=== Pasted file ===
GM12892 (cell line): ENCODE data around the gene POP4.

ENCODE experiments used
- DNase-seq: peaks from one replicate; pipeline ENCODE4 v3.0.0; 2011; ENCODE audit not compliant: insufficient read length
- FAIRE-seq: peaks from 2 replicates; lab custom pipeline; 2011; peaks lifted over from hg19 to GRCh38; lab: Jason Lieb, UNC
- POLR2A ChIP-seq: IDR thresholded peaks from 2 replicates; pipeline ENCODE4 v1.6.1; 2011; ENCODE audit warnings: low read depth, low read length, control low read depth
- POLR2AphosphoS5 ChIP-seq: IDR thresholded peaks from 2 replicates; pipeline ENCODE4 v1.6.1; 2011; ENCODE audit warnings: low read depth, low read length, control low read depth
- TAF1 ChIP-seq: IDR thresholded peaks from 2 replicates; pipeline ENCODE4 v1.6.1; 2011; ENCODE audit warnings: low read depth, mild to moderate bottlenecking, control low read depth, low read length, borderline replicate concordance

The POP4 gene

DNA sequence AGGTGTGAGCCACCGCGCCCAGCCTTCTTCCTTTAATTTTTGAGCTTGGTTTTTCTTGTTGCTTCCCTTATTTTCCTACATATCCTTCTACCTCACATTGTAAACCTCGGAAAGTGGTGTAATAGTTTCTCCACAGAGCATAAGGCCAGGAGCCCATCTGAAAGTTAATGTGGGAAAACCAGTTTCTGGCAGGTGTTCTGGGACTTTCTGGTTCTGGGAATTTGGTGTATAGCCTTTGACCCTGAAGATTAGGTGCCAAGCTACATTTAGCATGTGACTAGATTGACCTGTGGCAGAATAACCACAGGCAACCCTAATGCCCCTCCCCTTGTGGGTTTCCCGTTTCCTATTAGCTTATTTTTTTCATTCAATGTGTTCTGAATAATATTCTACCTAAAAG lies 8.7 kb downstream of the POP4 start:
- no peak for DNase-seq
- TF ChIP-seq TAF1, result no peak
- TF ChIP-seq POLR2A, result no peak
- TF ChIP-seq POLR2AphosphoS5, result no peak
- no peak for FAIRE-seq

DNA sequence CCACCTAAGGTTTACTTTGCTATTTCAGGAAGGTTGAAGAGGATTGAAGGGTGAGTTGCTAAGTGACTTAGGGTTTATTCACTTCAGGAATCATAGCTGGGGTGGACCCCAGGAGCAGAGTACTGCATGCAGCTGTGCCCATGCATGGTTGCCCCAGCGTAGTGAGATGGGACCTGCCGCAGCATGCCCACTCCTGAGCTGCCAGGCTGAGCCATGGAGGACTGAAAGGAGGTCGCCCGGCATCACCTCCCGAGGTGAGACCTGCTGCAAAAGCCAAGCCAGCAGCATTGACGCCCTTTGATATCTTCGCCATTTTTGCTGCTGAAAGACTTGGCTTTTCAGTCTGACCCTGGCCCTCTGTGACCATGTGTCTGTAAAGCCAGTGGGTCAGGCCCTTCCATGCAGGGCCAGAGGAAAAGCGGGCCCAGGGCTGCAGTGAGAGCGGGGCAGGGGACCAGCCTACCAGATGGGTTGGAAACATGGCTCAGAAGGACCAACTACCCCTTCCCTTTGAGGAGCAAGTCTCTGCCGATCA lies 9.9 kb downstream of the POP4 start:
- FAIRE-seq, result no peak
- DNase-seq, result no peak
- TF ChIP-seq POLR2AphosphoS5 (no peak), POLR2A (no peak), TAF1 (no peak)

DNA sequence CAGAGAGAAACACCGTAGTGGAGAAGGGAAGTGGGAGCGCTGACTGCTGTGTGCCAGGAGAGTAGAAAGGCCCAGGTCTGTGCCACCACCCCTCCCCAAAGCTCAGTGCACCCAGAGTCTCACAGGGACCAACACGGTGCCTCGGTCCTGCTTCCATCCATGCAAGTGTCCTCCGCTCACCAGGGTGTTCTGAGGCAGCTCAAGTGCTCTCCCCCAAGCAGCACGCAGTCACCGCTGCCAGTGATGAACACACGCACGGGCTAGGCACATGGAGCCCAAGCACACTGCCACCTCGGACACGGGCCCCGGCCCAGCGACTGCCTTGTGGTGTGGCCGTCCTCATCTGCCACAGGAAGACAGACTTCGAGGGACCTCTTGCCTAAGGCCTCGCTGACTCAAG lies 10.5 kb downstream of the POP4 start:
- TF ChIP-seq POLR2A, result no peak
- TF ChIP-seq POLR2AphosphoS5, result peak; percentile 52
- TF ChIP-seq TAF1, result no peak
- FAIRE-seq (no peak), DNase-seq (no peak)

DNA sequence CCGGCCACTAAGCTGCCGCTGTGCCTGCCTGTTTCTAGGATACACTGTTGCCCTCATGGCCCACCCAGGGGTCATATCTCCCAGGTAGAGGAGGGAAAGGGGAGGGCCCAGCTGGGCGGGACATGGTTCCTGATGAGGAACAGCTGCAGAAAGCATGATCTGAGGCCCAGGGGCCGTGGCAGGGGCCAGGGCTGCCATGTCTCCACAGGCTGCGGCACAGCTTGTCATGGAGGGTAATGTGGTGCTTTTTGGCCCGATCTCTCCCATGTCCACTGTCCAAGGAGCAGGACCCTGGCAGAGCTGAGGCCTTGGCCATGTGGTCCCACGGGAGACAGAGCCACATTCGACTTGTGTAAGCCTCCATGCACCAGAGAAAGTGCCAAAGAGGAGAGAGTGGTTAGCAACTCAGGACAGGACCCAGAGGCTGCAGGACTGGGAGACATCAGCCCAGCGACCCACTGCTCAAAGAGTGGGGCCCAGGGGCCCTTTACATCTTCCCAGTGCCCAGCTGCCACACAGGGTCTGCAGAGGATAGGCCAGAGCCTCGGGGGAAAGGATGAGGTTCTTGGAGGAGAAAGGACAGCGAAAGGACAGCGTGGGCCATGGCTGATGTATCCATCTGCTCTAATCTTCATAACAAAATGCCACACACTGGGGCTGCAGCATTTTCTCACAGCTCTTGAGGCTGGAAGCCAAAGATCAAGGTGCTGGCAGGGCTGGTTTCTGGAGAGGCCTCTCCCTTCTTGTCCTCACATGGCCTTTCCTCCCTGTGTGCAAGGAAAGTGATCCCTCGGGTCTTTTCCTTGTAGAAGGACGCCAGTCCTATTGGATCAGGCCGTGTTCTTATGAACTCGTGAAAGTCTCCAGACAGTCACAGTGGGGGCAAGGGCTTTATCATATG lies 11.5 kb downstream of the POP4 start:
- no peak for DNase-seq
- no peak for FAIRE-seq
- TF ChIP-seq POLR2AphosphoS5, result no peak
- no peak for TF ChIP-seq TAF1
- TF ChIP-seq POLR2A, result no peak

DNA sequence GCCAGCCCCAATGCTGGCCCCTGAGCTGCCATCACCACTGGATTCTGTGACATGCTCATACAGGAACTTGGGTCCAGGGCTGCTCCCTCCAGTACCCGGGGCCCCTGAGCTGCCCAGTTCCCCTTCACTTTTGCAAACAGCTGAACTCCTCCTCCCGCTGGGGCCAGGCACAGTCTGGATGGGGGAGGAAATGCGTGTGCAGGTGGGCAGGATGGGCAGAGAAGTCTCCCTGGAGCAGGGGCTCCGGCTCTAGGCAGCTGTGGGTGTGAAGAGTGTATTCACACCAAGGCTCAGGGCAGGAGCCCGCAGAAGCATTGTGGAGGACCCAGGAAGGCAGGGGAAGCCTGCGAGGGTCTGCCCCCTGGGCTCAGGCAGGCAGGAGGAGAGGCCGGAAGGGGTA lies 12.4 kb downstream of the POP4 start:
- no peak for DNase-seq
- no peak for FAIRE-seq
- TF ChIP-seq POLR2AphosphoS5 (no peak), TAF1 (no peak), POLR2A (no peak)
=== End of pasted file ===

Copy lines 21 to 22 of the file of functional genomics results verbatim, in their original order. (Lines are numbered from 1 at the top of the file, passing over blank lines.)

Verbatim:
- TF ChIP-seq POLR2AphosphoS5, result peak; percentile 52
- TF ChIP-seq TAF1, result no peak